This post covers the best Edinburgh parks and walks, taking in both the city centre and the surrounding hills. There are ideas for walks in the Old Town, including tales from Cowgate and the Grassmarket, Greyfriar’s Bobby and J K Rowling’s Hogwarts. In the New Town, we pass through plenty of squares, circuses and crescents and take some idyllic detours, north through Stockbridge to the Botanic Gardens or west into Dean Village. A little further out, we visit Arthur’s Seat, admired by Dorothy Wordsworth, Carlton Hill, to see ‘Scotland’s disgrace’ and do the ‘Democracy Trail’ around sights of historical significance. We also visit two of the city’s most beautiful parks.
Outline directions are given and can easily be followed if you take a street map with you!
walks in edinburgh’s old town
The simplest way to see Edinburgh is to stroll up and down the Royal Mile, actually just slightly longer than an actual mile. There are blockbuster sights at each end – Edinburgh Castle at the top and the Palace of Holyrood at the bottom – and on the way you will pass St Giles Cathedral, see the entrances to dozens of little closes off each side of the street and be able to stop at any number of pubs, tearooms and souvenir shops. Bagpipes may be heard!
To lengthen this walk – or as an alternative – take a loop around the Old Town. Starting at the castle, go down to Grassmarket, which was the cattle market for five centuries from 1477 and also the site of the gallows. Notable people were executed at the Mercat Cross, but thieves, murders and protesting covenanters met their fate here. It was a rough area, where crowds gathered to watch cockfights or an execution, where the infamous Deacon Brodie had his gambling den and where the body-snatchers Burke and Hare lived. Today it’s a pretty square, full of restaurants. Look out for the White Hart Inn, thought to be the oldest inn in Edinburgh.
From Grassmarket, take a left along Victoria Street, perhaps the city’s most picturesque street. Its cobbles, pretty Flemish-style houses painted in bright colours and two-tiered arcade are highly photogenic. Here you will find independent shops – books, cheeses, tweed and a magic shop. At no 40 is Diagon House. It’s thought that J K Rowling based Diagon Alley in the Harry Potter books on this street and it’s certainly true that she wrote much of the first volume in Edinburgh. Up above Grassmarket is the George Heriot School, very possibly the model for Hogwarts, with its towers, turrets, quadrangle and a clock tower.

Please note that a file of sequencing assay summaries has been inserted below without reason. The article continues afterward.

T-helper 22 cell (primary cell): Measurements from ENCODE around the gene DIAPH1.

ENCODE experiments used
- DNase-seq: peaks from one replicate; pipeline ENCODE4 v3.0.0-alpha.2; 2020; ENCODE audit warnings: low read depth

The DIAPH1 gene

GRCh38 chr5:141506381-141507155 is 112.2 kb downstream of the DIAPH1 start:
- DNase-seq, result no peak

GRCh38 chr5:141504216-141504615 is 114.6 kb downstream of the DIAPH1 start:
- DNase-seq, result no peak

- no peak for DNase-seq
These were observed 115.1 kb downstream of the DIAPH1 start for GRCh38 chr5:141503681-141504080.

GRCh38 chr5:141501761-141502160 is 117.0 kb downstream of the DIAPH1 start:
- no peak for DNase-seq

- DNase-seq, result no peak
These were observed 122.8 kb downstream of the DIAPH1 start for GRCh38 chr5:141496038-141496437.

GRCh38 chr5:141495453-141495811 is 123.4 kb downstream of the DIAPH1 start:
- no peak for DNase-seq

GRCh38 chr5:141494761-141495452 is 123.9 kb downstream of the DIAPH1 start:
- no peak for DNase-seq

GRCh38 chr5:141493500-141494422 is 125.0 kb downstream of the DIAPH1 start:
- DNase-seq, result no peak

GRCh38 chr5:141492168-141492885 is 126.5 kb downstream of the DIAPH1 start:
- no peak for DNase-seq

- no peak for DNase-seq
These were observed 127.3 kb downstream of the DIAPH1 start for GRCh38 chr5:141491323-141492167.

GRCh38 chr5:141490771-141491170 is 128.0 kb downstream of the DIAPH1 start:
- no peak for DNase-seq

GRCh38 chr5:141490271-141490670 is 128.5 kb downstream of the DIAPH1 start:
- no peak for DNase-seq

At the end of Victoria Street, turn right onto George IV Bridge, which will give you a look at Cowgate, so named because it was originally the road which brought farmers and their cattle into the market. In the 15th century it was called by its Latin name, Via Vaccarum, or ‘Road of the Cows.’ There is more on the podcast about the street’s history, including its role as the city’s ‘Little Ireland’ and home of the Hibernians football team.
Greyfriar’s Church is nearby, along Cowgate and up into Candlemaker’s Row. Outside is the statue of the little Skye terrier who is a popular Edinburgh symbol and whose inscription reads ‘Greyfriar’s Bobby, died 14th January, 1872, aged 16 years. Let his loyalty and devotion be a lesson to us all’. His story is told more fully on the podcast, as is the turbulent history of the church itself. It was first Edinburgh Church built after the reformation and its story includes the signing of the National Covenant, defending the Protestant Church in Scotland and its use as a barracks by Oliver Cromwell.
Further up the hill, you will find George Square, built in the 18th century as an alternative posh part of town to New Town and named after King George III. There are plaques commemorating famous former residents, including Walter Scott, Arthur Conan Doyle and R L Stevenson. This pretty square is the centre of Edinburgh University and the central gardens, while privately owned, often have public access, for example during the Edinburgh Festival when it fills up with fairy lights and marquees and becomes the venue for a host of plays and concerts.